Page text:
Researchers studying how the next generation of telecommunications technology will work believe that humans wearing low-cost copper coil devices could use a potential sixth generation (6G) telecommunications technology to power their personal electronic devices.
While Fifth Generation (5G) telecommunications technology is in its infancy and 6G telecommunications is likely still years away, researchers are trying to conceptualize how the next generation of telecommunications will operate. The next step in communications may be in the form of Visible Light Communication (VLC) and a recent study by the University of Massachusetts Amherst believe that humans will carry technology that can harvest waste energy from this light-based technology to power their electronics.
VLC is a concept that entails using light as the transmission medium for communications. Modern fiberoptic communications already transmit information in the form of infrared light pulsed through an optical fiber. VLC would essentially work as a wireless version of light-based communication.
Lead study author Jie Xiong, a UMass Amherst professor of information and computer sciences, explained that VLC is such a promising technology because VLC transmitters could theoretically use a light from a LED “that can turn on and off, up to one million times per second.” This could potentially allow the transmission of complex communications at the speed of light.
One side effect of this VLC technology is that it leaks energy in the form of waste radio wave signals. The UMass Amherst research team believes they can use this side effect to allow humans to recapture leaked energy that they can then use to charge small wearable devices and potentially larger electronics.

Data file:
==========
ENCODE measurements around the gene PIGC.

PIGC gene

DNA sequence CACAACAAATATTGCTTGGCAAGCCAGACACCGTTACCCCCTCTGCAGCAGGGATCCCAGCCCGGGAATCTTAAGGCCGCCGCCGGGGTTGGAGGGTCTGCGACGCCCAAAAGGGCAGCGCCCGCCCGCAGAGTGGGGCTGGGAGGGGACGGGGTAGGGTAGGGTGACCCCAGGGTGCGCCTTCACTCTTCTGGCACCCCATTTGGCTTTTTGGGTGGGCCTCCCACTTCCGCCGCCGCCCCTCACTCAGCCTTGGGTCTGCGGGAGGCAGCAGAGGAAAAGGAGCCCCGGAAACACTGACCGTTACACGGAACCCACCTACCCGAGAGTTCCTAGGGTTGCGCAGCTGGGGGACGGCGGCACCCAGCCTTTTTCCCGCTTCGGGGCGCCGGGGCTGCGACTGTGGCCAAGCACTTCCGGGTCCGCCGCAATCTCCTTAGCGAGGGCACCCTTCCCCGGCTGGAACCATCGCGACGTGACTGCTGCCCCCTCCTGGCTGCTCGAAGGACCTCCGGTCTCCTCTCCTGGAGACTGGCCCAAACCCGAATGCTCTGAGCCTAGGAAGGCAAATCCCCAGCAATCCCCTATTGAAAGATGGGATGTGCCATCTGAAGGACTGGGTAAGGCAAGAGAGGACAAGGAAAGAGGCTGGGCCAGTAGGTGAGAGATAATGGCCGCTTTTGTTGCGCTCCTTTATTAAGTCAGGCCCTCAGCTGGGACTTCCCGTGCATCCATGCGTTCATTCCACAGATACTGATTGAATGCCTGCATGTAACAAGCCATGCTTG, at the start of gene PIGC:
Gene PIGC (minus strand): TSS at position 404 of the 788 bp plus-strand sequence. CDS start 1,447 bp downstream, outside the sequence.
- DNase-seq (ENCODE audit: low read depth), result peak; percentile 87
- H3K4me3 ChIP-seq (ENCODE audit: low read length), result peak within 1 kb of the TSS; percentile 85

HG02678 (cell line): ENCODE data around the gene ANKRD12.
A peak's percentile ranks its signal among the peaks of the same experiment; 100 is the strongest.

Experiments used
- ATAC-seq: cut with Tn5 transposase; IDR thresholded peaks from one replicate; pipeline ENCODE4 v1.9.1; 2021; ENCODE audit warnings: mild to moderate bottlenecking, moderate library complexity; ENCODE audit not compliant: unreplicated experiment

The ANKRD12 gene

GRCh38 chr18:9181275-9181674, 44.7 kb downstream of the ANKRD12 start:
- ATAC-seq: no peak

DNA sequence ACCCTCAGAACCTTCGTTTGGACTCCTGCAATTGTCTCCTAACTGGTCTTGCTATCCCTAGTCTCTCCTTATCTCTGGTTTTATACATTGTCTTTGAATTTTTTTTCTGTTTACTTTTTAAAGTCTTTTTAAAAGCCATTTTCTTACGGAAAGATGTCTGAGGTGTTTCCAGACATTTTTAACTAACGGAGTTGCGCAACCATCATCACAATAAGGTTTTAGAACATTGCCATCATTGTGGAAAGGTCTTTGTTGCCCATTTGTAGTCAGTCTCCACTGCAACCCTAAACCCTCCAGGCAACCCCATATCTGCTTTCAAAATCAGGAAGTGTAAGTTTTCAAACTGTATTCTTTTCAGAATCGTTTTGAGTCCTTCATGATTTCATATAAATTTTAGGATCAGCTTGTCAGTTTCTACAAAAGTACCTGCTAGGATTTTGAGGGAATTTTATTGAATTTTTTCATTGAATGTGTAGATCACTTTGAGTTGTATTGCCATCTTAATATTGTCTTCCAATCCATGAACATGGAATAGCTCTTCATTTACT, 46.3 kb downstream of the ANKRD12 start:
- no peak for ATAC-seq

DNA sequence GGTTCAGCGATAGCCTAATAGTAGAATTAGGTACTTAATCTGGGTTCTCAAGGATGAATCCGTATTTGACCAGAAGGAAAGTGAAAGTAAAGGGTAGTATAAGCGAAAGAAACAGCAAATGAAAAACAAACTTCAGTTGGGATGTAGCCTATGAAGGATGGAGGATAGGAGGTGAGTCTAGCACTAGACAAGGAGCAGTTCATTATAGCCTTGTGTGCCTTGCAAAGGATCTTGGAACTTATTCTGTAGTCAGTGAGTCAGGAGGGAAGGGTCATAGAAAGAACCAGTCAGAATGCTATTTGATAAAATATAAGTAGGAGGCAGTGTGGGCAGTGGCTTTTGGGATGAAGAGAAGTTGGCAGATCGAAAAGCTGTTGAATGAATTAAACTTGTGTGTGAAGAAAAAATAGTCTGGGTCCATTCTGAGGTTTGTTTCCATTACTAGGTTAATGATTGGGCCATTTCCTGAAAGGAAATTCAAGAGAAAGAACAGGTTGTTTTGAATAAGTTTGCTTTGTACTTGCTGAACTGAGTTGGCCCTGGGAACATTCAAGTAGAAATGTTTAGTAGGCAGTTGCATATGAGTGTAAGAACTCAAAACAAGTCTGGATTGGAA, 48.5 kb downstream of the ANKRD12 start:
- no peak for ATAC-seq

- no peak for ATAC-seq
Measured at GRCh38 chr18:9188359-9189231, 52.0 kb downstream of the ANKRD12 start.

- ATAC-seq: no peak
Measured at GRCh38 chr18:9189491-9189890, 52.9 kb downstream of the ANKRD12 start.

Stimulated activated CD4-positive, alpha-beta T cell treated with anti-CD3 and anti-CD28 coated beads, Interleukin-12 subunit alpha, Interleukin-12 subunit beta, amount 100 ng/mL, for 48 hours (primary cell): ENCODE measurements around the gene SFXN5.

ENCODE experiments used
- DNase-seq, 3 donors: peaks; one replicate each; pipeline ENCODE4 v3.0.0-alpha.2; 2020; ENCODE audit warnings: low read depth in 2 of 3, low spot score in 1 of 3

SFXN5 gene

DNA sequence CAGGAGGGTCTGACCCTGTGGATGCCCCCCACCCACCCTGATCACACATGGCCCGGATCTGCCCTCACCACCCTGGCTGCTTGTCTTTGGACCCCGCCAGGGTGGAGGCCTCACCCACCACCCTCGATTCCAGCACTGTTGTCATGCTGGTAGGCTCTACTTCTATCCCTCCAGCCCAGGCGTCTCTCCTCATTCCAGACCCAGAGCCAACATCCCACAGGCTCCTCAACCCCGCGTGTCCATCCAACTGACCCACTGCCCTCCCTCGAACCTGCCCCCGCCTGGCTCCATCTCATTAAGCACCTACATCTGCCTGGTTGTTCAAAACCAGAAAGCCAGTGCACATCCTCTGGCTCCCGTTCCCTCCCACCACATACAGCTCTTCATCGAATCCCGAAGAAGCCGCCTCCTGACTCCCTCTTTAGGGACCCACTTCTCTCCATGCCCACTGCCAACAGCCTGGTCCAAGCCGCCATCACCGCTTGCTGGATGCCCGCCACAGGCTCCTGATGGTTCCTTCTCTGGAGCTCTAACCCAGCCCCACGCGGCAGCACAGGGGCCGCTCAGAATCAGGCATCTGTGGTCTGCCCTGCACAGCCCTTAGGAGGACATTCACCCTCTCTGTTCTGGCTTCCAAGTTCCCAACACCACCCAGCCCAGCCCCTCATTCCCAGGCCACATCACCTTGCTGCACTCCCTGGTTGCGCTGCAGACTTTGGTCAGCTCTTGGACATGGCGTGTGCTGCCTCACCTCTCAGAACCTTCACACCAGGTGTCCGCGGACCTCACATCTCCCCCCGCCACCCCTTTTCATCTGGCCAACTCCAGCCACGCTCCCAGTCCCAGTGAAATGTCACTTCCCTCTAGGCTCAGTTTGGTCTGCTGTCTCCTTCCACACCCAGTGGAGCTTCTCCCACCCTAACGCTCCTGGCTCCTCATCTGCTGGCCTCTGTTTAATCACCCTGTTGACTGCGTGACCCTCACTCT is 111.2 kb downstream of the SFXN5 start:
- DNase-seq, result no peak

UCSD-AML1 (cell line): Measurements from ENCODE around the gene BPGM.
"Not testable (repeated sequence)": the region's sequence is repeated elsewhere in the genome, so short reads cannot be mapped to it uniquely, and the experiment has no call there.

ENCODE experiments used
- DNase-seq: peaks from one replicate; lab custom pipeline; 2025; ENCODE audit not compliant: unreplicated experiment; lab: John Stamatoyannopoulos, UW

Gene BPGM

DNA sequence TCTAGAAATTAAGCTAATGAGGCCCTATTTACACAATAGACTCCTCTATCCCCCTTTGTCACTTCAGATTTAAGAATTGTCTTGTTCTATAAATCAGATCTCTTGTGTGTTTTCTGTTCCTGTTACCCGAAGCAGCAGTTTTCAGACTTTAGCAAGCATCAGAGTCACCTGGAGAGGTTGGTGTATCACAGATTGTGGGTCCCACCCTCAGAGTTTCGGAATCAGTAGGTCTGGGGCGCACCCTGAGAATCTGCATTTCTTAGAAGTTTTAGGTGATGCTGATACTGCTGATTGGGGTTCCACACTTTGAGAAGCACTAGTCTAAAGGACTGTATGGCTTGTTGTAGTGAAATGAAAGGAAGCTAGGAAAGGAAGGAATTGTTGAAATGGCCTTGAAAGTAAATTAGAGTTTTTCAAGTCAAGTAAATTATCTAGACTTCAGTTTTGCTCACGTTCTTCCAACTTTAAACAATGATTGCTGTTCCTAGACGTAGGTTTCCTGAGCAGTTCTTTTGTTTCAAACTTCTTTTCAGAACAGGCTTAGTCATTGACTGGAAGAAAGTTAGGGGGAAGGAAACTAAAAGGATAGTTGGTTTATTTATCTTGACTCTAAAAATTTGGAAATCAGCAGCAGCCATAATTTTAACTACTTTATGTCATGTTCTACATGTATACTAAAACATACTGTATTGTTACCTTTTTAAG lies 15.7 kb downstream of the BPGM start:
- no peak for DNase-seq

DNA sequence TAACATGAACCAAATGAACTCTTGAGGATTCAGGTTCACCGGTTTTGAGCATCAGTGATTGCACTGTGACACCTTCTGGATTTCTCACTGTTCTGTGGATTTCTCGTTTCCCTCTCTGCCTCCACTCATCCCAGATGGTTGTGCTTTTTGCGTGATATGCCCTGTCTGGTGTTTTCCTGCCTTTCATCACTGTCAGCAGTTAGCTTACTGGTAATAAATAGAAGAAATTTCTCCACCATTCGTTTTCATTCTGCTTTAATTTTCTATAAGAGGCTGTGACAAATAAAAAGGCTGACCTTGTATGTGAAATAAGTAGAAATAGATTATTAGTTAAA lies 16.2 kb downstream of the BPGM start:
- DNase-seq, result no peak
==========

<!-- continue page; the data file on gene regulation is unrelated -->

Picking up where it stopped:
“The team experimented using different daily objects to amplify the harvested power, and discovered that the human body is one of the best materials,” the UMass Amherst researchers wrote.
The researchers found that the could create cheap wearable copper coils in the shape of rings, necklaces and bracelets that wearers could then use to capture some of this energy leaking off of VLC transmissions. The research team called these cheap copper coils Bracelet+
“The design is cheap—less than fifty cents,” the research team said. “But Bracelet+ can reach up to micro-watts, enough to support many sensors such as on-body health monitoring sensors that require little power to work owing to their low sampling frequency and long sleep-mode duration.”